The Philippine government announced during the visit of US Defense Secretary Lloyd Austin on 30 July that Manila was retracting its February 2020 termination of the 1999 Philippines-USA visiting forces agreement (VFA). During a press conference yesterday, 2 August, Duterte explained that he had decided to continue the VFA to obtain access to US vaccines and thanked US President Joe Biden “for not forgetting us.” This followed several months of consistently more assertive statements from senior defense and foreign policy officials against Chinese ships in disputed maritime waters.
At a personal level, Duterte’s foreign policy biases are unlikely to have changed much. Given the opportunity, he would probably prefer both personally and politically to continue with messaging a pro-China pivot. He remains uncomfortable with many of the rules-based institutions associated with the liberal international order. And should the situation present itself, he will continue with his diatribes against the US and EU, as he did yesterday during the same press conference, when he warned the US State Department against criticizing his government’s human rights record. He believes the western media to be part of the efforts to discredit him.
But some pragmatism may have leaked into top-level policymaking as well as Duterte’s short-term decision-making. As we had discussed in an earlier note, simmering discomfort within the military over Duterte’s accommodative policies towards Beijing may have gradually filtered through to the defense leadership over time, which eventually led to Defense Secretary Delfin Lorenzana’s more assertive stance starting in March. And increased skepticism over the effectiveness of Sinovac’s vaccine, which is also palpable in many countries in Southeast Asia, may have added to the internal pressure to find more vaccine supplies, especially with potential delays in Thai-manufactured AstraZeneca and Novavax.
In connection with this, the US’ seemingly earlier exit from the pandemic compared to China may have weakened Beijing’s vaccine diplomacy. Together, these may have built up enough pressure within the administration, especially from defense, foreign affairs and health officials, for Duterte to shift his position and, more concretely, to withdraw the termination of the VFA. There is also a growing sense domestically that US foreign policy towards Asia is becoming more coherent under the Biden administration, which increases the prospective foreign policy gains for Manila in improving its relationship with Washington.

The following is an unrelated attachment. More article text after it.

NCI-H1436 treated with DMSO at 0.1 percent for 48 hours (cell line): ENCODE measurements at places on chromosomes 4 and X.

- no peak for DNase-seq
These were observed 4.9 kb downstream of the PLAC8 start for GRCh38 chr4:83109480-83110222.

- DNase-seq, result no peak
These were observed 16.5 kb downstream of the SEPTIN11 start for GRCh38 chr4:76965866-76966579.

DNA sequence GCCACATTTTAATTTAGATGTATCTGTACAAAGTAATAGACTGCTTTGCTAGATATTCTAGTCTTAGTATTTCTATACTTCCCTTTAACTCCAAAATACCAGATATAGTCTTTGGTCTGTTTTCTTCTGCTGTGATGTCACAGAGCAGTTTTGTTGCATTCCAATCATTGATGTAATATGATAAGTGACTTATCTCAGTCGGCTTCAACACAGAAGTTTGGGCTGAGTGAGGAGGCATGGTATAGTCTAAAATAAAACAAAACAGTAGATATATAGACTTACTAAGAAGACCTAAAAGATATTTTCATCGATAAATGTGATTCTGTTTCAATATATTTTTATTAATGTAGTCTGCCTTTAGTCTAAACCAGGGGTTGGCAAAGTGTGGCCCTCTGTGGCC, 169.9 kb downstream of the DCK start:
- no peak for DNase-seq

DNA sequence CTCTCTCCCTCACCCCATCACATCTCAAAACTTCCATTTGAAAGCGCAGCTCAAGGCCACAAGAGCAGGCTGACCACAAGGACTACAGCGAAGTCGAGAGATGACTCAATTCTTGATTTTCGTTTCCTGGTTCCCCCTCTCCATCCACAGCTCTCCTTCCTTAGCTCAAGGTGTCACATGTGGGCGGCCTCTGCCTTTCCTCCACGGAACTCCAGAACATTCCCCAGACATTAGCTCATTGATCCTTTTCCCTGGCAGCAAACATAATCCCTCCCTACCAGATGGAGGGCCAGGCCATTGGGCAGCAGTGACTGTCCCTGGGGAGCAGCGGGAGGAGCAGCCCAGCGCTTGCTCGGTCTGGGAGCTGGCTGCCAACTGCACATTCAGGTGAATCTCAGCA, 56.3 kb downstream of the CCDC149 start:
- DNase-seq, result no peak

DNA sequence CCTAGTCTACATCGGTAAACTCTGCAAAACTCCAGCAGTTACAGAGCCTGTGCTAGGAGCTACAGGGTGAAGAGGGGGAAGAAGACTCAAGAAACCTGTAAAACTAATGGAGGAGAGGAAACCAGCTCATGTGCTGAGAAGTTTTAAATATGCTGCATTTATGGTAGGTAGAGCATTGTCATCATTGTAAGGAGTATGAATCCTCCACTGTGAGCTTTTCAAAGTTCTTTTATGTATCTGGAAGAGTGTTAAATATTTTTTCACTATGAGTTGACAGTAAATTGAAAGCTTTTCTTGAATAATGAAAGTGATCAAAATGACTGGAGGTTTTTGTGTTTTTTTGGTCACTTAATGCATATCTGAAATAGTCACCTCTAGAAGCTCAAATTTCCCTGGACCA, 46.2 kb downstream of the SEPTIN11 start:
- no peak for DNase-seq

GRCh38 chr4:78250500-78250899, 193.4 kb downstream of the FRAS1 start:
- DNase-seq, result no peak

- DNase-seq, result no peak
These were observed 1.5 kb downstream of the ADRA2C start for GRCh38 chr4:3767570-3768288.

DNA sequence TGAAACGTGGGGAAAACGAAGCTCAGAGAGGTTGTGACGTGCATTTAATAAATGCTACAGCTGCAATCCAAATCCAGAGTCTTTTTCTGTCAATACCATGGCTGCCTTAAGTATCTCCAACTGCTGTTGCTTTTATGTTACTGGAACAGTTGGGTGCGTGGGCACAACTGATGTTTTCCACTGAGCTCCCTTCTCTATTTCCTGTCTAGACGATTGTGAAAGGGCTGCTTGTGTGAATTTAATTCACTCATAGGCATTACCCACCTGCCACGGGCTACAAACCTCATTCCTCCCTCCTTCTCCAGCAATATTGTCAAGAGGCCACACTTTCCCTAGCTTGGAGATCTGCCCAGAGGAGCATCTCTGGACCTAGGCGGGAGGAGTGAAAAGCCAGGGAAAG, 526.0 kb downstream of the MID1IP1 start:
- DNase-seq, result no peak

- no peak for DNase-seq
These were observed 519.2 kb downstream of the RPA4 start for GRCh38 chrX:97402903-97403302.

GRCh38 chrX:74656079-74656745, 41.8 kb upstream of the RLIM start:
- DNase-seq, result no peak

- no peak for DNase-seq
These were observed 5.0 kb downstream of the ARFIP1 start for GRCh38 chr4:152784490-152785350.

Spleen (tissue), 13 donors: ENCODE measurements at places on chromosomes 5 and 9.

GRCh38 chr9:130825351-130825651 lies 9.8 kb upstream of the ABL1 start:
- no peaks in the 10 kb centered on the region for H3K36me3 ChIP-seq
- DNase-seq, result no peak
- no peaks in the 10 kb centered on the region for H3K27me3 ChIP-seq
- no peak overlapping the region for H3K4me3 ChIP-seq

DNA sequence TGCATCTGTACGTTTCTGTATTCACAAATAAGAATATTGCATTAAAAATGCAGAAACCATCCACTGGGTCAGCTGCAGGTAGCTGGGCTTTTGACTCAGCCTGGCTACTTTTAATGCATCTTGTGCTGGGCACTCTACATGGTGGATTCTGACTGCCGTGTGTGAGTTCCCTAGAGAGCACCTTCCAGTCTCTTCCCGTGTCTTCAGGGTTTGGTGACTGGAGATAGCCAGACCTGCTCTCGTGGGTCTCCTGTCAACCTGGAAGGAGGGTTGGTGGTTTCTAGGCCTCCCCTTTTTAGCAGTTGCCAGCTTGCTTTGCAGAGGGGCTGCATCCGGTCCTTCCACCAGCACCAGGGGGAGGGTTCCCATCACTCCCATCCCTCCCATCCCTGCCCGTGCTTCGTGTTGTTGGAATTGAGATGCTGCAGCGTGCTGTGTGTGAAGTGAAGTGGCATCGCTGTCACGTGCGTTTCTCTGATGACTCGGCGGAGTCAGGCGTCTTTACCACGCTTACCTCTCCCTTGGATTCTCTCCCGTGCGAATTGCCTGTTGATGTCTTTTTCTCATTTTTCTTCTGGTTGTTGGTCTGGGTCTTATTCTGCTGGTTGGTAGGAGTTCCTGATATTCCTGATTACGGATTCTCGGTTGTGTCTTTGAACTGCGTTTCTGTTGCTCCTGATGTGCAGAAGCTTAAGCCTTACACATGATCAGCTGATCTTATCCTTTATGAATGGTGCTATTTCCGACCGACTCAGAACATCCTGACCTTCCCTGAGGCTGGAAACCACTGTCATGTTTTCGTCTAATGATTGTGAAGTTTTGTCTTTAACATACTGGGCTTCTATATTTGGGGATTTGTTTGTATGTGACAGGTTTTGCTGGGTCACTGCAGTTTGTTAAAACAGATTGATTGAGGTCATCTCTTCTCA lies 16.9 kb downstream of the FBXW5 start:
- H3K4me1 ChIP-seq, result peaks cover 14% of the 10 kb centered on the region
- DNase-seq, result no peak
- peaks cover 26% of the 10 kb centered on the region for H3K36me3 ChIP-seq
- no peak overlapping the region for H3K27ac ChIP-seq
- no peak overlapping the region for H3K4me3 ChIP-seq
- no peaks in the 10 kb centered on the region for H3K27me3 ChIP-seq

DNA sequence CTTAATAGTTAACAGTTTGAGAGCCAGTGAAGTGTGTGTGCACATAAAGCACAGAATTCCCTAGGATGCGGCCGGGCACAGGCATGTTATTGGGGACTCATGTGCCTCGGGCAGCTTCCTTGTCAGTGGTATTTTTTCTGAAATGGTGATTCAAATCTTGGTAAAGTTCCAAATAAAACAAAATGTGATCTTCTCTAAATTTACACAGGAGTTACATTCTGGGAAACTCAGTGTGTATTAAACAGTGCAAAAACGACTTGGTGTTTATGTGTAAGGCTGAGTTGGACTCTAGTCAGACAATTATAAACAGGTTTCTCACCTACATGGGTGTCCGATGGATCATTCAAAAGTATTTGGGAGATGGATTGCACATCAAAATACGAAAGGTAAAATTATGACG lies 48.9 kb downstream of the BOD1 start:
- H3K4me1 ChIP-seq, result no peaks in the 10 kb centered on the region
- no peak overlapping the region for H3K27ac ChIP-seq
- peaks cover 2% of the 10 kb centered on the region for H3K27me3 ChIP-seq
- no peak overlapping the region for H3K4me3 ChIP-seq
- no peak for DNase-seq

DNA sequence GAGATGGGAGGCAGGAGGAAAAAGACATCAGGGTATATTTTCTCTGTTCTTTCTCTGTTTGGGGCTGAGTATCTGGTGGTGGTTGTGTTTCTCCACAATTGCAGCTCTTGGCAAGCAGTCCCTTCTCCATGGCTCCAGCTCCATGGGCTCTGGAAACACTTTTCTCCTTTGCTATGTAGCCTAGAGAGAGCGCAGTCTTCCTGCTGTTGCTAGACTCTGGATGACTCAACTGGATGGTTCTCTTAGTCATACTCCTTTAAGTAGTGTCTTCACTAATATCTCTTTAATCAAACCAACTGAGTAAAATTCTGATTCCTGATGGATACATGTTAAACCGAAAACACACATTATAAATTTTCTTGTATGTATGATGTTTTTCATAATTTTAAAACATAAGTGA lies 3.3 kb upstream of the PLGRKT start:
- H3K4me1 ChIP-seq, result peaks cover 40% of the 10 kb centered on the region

With election season set to open in October with the filing of candidacies (even though the formal campaign period will begin only next year), Duterte is unlikely to be able to manage another policy shift of any magnitude towards China as he did in 2016. He will continue to play to his base by advocating for Beijing and criticizing the US, but this will be mainly rhetoric meant to keep their faith. Even then, recognizing how it could alienate Filipinos uncomfortable with China’s regional ambitions, Duterte will still temper this message. Should his daughter, Sara become president, she will likely adopt a more measured tone closer to the balancing act of other Southeast Asian leaders.
At the end of the day, it is highly unlikely that when Duterte framed his pivot to China in 2016 that there was any grand strategy behind it; rather it reflected his biases and personal perceptions. And while he never paid any political price for it, neither did it deliver anything close to the economic or geopolitical gains he promised. Today, it mostly exists as foreign policy theater for domestic consumption, but now matched against the reality of the Philippine military’s long relationship with the US, the need for Covid-19 vaccines and an election ahead.